The Sun Also Rises by Ernest Hemingway | Teen Ink

The Sun Also Rises by Ernest Hemingway

July 10, 2015
By AlaNova ELITE, Naperville, Illinois
AlaNova ELITE, Naperville, Illinois
257 articles 0 photos 328 comments

Favorite Quote:
Dalai Lama said, "There are only two days in the year that nothing can be done. One is called YESTERDAY and the other is called TOMORROW, so today is the right day to love, believe, do, and mostly live..."


Jake Barnes is an American writer who comes out of WWI in need of a quieter life. He takes to his coffee-shop expatriates, and moves to Paris. And vacationing together, they then take to Spain to watch the bull-fights in San Sebastian and its wild summer fiesta.

Despite the fact Hemingway was apparently an “abusive, alcoholic misogynist who squandered half his life, hanging around Picasso trying to nail his leftovers” according to Katarina Stratford, The Sun Also Rises has been crowned a classic in the literary genre since publication. Nonetheless, I couldn’t help wondering what the big idea was until I’d finished the book. Subtlety isn’t new in the archetypal genre, but soon I began to wonder if there was one at all.

But it’s hard to immediately put the book down. Classics tend to shine for a reason, and Hemingway’s pen is brisk and easy gliding through the sun-tinted settings of la ville lumière and España. The characters he describes are tragically believable, hung up with all the romanticized dirty laundry of a late-night write. Main character Barnes handles considerable world-weariness, and the novel points to the silliness of a self-convinced world.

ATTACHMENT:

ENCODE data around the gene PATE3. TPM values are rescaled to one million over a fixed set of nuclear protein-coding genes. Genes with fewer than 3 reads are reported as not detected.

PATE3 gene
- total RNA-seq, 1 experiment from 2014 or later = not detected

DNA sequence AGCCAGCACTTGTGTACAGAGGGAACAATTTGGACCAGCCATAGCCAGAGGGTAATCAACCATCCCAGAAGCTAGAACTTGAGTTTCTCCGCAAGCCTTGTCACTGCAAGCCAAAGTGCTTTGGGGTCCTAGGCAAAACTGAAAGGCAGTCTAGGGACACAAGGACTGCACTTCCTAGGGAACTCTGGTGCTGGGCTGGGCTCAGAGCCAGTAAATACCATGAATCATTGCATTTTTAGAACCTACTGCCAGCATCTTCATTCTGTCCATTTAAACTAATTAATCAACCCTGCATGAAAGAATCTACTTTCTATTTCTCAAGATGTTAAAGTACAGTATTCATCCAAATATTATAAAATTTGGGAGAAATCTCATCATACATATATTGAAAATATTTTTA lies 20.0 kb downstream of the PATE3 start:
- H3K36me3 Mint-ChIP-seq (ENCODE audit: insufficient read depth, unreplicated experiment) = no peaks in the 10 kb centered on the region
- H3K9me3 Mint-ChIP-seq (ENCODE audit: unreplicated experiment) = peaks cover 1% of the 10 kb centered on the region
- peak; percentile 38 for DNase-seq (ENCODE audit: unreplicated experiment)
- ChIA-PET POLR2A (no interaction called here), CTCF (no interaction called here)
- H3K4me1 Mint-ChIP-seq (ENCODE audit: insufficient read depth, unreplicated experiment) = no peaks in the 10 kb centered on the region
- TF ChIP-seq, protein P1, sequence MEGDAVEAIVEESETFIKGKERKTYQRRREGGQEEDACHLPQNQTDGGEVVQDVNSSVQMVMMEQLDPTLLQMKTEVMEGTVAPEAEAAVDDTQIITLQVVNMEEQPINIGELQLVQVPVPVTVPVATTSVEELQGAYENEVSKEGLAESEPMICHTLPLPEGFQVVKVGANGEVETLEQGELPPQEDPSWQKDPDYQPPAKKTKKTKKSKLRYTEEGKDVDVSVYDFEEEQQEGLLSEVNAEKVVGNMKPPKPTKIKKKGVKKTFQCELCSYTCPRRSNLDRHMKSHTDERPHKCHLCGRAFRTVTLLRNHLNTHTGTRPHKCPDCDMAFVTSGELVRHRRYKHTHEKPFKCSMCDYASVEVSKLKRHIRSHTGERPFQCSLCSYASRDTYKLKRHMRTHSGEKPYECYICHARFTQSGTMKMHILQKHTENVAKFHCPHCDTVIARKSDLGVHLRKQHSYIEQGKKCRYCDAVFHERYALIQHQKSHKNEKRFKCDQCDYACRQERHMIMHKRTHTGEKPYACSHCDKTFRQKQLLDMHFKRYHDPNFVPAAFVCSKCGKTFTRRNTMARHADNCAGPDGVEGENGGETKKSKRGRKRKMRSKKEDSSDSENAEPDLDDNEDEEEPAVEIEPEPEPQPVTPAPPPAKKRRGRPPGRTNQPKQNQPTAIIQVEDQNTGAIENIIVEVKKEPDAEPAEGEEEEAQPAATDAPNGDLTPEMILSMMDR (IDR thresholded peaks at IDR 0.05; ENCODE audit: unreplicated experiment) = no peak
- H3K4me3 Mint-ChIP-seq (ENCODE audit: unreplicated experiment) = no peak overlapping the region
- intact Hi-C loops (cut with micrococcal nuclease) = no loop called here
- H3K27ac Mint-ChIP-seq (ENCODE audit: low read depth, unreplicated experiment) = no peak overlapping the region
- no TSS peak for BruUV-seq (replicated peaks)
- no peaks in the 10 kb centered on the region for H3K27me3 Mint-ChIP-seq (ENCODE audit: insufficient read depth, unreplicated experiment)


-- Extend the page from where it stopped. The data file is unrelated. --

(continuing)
But it’s little to compensate the topics Hemingway tosses away with equal ease; misogynic attitudes, anti-Semitism, and general drunkenness make casual appearance within a book that seems to exist only for the sake of time passing. There were little circumstances requiring of such good narration, as we follow Barnes about his fishing, his eating, his talkings, his drinking, and very occasional sentiments about himself. And the magnificent “bull-fights” the novel is famed for only make cameo somewhere in the last fourth of the book. 

True, Hemingway supposedly writes for the “lost generation,” which from the First World War millions of youths returned home disillusioned and desolate. That inference attempts to explain much, though the Great War is hardly referenced in the novel. All the same, I have yet to find out why the sun also rises.


The author's comments:

What does "THHRe" stand for? Good question! It's THE HOLY HITCHHIKE’S REVIEW...A shorter version of the Hitchhike, reviews principally concerning books, movies, and music. Enjoy, and let loose your commentary and suggestions below. A new column of THH every Friday!


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